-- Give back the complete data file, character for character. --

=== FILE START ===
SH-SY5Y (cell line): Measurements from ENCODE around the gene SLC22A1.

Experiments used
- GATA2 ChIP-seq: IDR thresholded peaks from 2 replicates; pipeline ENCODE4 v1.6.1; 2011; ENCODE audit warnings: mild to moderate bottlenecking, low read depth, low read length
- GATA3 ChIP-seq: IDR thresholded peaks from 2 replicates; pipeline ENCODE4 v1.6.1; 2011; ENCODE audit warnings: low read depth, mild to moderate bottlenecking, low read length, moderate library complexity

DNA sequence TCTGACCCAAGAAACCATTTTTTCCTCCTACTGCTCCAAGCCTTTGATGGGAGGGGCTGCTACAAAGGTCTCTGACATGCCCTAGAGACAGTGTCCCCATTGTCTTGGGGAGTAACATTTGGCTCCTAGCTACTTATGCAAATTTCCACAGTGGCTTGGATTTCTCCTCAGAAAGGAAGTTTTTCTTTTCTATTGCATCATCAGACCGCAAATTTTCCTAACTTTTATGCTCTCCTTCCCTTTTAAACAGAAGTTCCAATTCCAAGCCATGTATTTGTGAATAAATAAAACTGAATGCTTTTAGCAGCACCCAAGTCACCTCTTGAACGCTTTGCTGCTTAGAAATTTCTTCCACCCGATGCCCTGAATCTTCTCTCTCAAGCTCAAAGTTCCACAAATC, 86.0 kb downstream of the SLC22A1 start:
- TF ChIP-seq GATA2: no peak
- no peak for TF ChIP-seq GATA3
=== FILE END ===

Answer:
SH-SY5Y (cell line): Measurements from ENCODE around the gene SLC22A1.

Experiments used
- GATA2 ChIP-seq: IDR thresholded peaks from 2 replicates; pipeline ENCODE4 v1.6.1; 2011; ENCODE audit warnings: mild to moderate bottlenecking, low read depth, low read length
- GATA3 ChIP-seq: IDR thresholded peaks from 2 replicates; pipeline ENCODE4 v1.6.1; 2011; ENCODE audit warnings: low read depth, mild to moderate bottlenecking, low read length, moderate library complexity

DNA sequence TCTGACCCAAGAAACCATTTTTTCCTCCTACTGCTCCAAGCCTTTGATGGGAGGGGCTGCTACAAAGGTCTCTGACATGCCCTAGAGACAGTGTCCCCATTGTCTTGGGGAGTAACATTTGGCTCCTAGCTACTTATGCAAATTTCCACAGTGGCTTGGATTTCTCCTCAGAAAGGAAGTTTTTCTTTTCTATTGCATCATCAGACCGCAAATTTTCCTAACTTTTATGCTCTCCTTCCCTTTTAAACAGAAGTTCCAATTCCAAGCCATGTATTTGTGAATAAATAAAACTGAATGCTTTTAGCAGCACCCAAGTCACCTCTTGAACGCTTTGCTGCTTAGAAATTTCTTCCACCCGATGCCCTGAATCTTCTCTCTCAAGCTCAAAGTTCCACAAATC, 86.0 kb downstream of the SLC22A1 start:
- TF ChIP-seq GATA2: no peak
- no peak for TF ChIP-seq GATA3